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ENGL 2296 -- Fantasy Literature: MLA: The Core Elements

MLA 8th Edition: All About the Container

There has been a shift in focus for the new edition of the MLA handbook; it is more about process rather than specific rules.  Whereas previous editions of the handbook concentrated on examples for each specific source, the new edition is organized around the process of documentation to provide a flexible model; the container. “When the source being documented forms a part of a larger whole, the larger whole can be thought of as a container that holds the source. The container is crucial to the identification of the source” (MLA Handbook 30). The essential elements and the order of placement per citation as required in the MLA handbook, 8th ed., are listed below.

  1. Author.
  2. Title of source.
  3. Title of container,
  4. Other contributors,
  5. Version,
  6. Number,
  7. Publisher,
  8. Publication date,
  9. Location.

Significant changes in formatting for the 8th ed. of MLA; the return of the comma, the medium is no longer requisite and the concept of the container is introduced while location is indicative of where the source is from as opposed to an actual physical place.

Author is used to reference the creator of the content. As such, the author or authors shall be listed first. Formatting for authors remains unchanged from previous edition of the handbook. Authors shall be listed last name, then first and middle initial (if there is one) followed by a period.

Billings, Michael. The Doctor and Amy Pond: A Bedtime Story.

For two authors, list the authors in the order that they appear on the source. Reverse the first author’s name (last name, fist name) and then list second as it appears in the source.

Cage, John, and Marcel Duchamp. R Mutt and Radio Static.

For multiple authors, three or more, reverse the first author’s name and use comma then et al.

Little, Vernon, et al. Jungle Thudderings and Percussive Elephants.

Editors are not considered authors or creators; they are assemblers, their purpose is to gather materials and organize them into a cohesive container. Since they are not the creator but assembler, they must be labeled hence the designation, editor. Editors are listed similar to authors and follow the same formula: for single editor and first listed editor, names are inverted, subsequent editors’ names are written as they appear on the container and for multiple editors, list only the first editor followed by et al.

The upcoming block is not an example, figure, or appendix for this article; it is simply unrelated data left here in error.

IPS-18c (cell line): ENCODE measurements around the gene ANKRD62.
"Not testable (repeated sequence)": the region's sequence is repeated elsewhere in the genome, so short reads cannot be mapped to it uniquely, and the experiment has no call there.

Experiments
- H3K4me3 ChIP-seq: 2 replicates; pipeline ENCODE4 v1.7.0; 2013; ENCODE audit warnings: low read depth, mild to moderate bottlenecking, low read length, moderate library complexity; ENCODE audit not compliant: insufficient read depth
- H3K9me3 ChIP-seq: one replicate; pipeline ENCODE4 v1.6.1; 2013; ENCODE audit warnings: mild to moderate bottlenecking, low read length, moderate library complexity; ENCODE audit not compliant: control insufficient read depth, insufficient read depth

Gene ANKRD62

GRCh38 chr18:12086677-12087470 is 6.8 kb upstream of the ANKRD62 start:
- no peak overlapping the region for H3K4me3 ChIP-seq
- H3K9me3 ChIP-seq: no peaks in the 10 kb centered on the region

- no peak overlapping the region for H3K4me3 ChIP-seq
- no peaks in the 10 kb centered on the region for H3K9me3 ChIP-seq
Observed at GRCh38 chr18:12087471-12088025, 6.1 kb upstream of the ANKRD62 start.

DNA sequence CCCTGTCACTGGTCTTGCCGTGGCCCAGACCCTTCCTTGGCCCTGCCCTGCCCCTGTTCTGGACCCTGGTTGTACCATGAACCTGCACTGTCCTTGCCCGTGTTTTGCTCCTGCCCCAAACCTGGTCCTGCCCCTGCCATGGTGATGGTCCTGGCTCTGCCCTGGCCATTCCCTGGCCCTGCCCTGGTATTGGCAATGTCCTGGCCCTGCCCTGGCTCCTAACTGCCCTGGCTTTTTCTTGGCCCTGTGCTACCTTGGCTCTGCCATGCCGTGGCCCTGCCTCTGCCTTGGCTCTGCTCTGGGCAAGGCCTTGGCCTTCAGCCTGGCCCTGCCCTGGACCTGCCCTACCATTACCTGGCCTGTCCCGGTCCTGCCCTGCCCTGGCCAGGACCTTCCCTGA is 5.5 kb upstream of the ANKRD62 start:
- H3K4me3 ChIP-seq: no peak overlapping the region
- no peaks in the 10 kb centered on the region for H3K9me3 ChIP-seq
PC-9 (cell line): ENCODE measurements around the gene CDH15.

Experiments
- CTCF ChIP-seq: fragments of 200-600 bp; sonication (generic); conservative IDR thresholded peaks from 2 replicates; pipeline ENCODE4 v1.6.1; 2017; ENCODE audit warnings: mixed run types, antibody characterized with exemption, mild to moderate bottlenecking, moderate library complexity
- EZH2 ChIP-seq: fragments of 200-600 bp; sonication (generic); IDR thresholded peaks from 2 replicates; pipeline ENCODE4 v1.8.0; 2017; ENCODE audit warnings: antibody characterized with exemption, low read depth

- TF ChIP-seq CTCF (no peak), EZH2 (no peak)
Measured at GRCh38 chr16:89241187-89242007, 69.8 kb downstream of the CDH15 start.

Hoover, Paul, editor. Postmodern American poetry: a Norton anthology

For two editors, you reverse the name of only the first editor and keep the second editor’s name as it appears on the cover or title page.

Barr, Jason and Camille D.G. Mustachio, editors. The language of Doctor Who: from Shakespeare to Alien Tongues.

Multiple editors follow the same format as multiple authors; the first editor is listed followed by et al.

Pound, Ezra, et al. Imagists in China.



The next element in the process is the title. Titles are located near the author and have standardized capitalization and punctuation for subtitles. Regarding capitalization, all substantial words should be capitalized, i.e., nouns and verbs; articles, coordinating conjunctions and prepositions when they do not start or end  a title or subtitle should be lower case. Punctuation between title and subtitle is standardized and should be a colon.

The World of Vernon God Little: A Powerful Learning

Books titles are italicized; however, individual selections from an anthology or collective work, require quotations while the title of the container itself, is italicized.

The Doctor and Amy Pond: A Bedtime StoryLanguage of Doctor Who: From Shakespeare to Alien Tongues,

As mentioned above, individual essays or stories from larger containers should be identified using quotations. Likewise articles from journals, magazines or newspapers should also be in quotations while the periodical title should be italicized.

The Nocturnal Murmurings of a Left Footed Pianist: Ostinatos and Ospreys.” Journal of Somnambulistic Psychology,

Titles for periodicals, e.g., journals, magazines, and newspapers, are always italicized and followed volume, issue, date and pages. Location concerns where the information is found. In terms of article or short essay, page numbers function as the locator; page numbers direct the reader to where the information is found. For online sources, either from databases or websites, the DOI (Digital Object Identifier) or URL (for databases the permalink) guide the reader to the information. An access date must also be included for all online sources.